A friend who works at the last remaining big box chain bookstore in our region tells me she spends most of her day doing work which brings in not one red cent for that company. The chain has focused largely on e-readers these last couple years (just check their homepage to see how central their e-reader has become), and one of their selling points is free on-site tech support. But the stores have no dedicated tech support staff, so everybody has to respond to customers who walk in with e-reader problems. What do you suppose is the most common complaint? I can’t figure out how to download library books on my e-reader. 

So here is a chain bookstore, closely allied with big publishing houses and the major distributors which connect them–selling hardware which is not generating sales for their e-books. At least, not as many sales as they planned and need. And like so much of latter day corporate capitalism, its all about market share. If you think that’s not the issue, check out how the big players like Apple and amazon are under fire for possible price-fixing collusion in e-book markets.

This got me interested in library models for e-book loans, and how they fit into the changes in the book industry. Turns out our local library systen offers e-book loans through the OverDrive interface–whose relatively crude formatting method does not require librarians to do anything but receive the e-book (thus saving local libraries from the laborious tech issues of translating format for various different devices). Here’s how it works. You sign in to the system electronically with your library card number, then you can “check out” whatever available e-books you like. The e-book catalog is very limited right now, and there is a 3-week term after which the book is involuntarily “returned” to the system–that is to say, it is sucked back off your device (supposing said device is internet-enabled and on a network–and if it’s not, you pay a daily fine once it’s overdue). And other readers can’t “check out” that e-book till you “return” it. Just like its hard copy books, the library posesses a fixed number of copies of any given e-book, and if they are all “checked out” you gotta get on line like everybody else.

This seemed so strange for a cyber-system. Why, I pondered, would the e-book loan system duplicate the format of physical book loans? Isn’t one of the big perks of e-readers the instant gratification of downloading anytime you have the urge? And why couldn’t a library simply copy out e-books for all readers, as desired?

The answer is business. Publishers ae looking to sustain income from library sales and they have created a model to insure this by licensing the book for limited use–one copy dowloads to only one user at a time and cannot be shared between e-reader devices. And since they are charged for each e-book copy individually, libraries order a limited number, exactly as they would any “regular” book. And just as planned obsolescence in hard copy books causes them to fall apart within a couple years of regular use, the e-book purchases are timed-out after a fixed period (that is to say, the e-books are sucked back off the library’s catalog), at which point the library has to re-purchase these books if they wish to continue having them in circulation. This is the position staked out by publishers in the first wave of e-book sales to libraries. Ars Technica discusses the six major publishing houses’ contractural approaches to libraries, and describes the basics of library loan of e-books.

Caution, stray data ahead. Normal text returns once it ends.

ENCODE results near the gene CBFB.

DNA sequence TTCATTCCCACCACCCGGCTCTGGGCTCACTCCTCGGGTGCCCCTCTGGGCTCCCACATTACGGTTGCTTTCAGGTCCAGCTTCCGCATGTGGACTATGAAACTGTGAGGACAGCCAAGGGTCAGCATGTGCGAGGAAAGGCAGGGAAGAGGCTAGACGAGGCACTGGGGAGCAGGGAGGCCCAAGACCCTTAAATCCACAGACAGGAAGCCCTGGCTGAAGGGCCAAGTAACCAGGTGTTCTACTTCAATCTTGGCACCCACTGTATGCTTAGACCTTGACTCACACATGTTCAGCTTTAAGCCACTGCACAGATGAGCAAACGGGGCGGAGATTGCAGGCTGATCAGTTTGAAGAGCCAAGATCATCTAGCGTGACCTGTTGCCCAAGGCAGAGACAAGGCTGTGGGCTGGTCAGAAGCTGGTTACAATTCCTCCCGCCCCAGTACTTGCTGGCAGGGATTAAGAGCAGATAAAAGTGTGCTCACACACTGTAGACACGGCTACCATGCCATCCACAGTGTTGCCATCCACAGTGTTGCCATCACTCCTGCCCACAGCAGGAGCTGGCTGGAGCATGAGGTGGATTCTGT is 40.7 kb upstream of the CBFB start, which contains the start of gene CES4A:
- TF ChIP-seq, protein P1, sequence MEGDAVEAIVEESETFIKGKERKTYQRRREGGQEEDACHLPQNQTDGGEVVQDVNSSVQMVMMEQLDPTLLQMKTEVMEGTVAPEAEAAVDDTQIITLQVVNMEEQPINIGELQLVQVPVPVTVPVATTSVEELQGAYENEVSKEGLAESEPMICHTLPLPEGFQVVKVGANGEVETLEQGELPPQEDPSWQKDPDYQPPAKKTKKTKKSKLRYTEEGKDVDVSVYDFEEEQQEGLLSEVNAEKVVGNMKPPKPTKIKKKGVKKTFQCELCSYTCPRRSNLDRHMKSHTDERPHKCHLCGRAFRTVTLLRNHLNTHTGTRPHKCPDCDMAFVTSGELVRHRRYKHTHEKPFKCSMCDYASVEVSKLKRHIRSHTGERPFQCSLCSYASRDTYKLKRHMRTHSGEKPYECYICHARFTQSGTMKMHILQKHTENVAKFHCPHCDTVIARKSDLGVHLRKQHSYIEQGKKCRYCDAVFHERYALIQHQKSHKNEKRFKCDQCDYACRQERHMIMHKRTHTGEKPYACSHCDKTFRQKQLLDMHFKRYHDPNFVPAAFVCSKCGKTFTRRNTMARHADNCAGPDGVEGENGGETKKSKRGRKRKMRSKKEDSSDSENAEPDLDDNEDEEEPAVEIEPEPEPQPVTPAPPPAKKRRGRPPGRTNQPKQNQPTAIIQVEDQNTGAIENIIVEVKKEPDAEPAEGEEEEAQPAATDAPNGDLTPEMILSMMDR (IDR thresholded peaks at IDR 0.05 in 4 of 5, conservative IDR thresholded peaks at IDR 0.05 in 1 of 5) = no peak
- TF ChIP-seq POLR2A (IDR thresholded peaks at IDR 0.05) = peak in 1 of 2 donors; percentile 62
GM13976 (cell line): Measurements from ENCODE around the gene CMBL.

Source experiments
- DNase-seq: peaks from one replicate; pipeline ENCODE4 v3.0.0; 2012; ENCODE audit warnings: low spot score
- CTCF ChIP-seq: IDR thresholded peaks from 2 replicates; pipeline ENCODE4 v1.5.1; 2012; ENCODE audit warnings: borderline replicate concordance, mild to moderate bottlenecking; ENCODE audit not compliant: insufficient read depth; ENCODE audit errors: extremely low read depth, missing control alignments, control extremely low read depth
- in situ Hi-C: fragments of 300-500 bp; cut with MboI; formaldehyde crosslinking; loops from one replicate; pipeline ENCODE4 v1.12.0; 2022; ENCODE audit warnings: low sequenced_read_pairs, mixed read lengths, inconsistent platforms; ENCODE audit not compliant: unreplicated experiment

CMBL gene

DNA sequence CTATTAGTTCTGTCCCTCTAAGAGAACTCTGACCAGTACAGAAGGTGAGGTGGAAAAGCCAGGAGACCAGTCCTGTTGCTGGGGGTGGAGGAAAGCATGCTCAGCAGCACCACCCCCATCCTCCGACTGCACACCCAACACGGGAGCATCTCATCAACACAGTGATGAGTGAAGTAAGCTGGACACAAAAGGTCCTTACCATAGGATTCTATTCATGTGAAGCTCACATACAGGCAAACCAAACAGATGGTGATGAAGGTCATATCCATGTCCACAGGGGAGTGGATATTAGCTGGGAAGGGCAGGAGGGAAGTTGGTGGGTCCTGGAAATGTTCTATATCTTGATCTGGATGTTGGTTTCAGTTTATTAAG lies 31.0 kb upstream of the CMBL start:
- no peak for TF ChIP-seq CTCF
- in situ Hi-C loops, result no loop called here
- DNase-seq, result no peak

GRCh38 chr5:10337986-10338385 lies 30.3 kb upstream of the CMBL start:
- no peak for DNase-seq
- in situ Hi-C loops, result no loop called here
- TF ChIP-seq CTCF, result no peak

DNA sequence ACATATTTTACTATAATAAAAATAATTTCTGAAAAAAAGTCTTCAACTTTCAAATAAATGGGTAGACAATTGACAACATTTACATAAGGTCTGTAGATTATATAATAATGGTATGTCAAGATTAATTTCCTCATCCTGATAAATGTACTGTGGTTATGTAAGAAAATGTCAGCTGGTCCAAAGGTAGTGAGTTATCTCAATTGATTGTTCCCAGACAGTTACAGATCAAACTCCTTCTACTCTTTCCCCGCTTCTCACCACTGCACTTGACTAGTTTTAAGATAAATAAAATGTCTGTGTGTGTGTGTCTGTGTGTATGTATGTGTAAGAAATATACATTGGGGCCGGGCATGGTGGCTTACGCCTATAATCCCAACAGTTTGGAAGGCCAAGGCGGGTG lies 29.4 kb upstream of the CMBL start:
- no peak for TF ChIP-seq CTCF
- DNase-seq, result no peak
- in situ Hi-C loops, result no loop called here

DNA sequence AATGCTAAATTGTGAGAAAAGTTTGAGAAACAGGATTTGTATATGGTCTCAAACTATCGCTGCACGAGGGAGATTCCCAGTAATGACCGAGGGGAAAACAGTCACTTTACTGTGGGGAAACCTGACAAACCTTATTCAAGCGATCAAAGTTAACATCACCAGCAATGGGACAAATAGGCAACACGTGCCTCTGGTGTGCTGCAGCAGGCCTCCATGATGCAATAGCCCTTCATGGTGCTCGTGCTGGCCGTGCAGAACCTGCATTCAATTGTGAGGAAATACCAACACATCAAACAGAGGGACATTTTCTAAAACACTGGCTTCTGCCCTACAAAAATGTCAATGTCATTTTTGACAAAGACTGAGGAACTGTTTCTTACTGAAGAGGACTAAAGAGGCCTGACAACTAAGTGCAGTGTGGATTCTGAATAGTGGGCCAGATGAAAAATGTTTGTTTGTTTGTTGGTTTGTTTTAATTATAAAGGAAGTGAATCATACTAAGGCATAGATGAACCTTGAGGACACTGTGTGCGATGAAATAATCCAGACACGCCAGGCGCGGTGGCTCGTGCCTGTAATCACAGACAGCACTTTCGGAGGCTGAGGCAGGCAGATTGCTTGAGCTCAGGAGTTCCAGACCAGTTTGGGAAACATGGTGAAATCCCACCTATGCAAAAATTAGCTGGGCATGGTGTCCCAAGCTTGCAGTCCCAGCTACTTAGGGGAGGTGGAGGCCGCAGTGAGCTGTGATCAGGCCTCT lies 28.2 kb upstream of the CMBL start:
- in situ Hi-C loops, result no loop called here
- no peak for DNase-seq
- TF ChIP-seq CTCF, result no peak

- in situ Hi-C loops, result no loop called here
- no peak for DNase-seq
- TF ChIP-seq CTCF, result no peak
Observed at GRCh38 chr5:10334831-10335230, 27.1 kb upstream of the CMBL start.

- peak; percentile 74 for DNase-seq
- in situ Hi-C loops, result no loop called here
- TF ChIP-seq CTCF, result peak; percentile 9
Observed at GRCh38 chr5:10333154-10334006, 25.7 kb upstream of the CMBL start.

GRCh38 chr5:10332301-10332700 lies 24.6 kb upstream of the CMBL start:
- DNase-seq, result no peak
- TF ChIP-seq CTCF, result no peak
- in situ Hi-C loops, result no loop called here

So the big surprise (anybody surprised?) is that people with the means can get instant gratification–through amazon or any other pay-to-play e-book supplier–and download at whim. But those who rely on the public library system for books will not benefit from the e-book system except for the option of reading on a screen. In other respects an e-book loan from our library is nearly indistinguishable from a regular book loan. Can you fit more books in your backpack at one time, if they’re loaded on an e-reader? You bet. Just don’t count on having those books for more than your allotted 3 weeks, or being able to log on and grab the hot new titles as soon as they come in to the library–any more than with a traditional library book.

Which brings me back to the big box bookstores selling the hardware for all this. It seems a lot of folks would sooner be wait-listed for a library book than buy one for their e-reader. The e-readers have been promoted not because in themselves, they bring in a lot of revenue, but because they lock in the reader to whatever e-book system works on that device. But library e-books are not locked in to any particular brand of e-reading device.

At first glance the failing business model of the big box chain might seem like great news for smaller players like local indie bookstores. And in some ways it is (our local indies are thriving now that the last other big box chain went under). But think about this: without any remaining major national bookstore chains through which to purvey their books, how will the major publishing houses survive?

with e-love,
p.s. Indie bookstores have contracted with Kobo–you can have your e-book cake and benefit your local indie bookstore, too. Indiebound (a good source for reasons to buy indepdendent) has a partial list of participating bookstores.